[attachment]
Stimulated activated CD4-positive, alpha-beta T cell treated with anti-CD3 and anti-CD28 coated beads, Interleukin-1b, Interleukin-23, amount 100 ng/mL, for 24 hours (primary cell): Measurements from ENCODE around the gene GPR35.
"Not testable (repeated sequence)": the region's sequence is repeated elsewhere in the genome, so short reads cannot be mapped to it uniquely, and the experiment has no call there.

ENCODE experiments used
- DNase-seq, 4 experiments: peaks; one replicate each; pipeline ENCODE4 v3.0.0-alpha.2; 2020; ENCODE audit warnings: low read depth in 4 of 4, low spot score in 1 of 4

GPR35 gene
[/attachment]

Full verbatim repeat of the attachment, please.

Stimulated activated CD4-positive, alpha-beta T cell treated with anti-CD3 and anti-CD28 coated beads, Interleukin-1b, Interleukin-23, amount 100 ng/mL, for 24 hours (primary cell): Measurements from ENCODE around the gene GPR35.
"Not testable (repeated sequence)": the region's sequence is repeated elsewhere in the genome, so short reads cannot be mapped to it uniquely, and the experiment has no call there.

ENCODE experiments used
- DNase-seq, 4 experiments: peaks; one replicate each; pipeline ENCODE4 v3.0.0-alpha.2; 2020; ENCODE audit warnings: low read depth in 4 of 4, low spot score in 1 of 4

GPR35 gene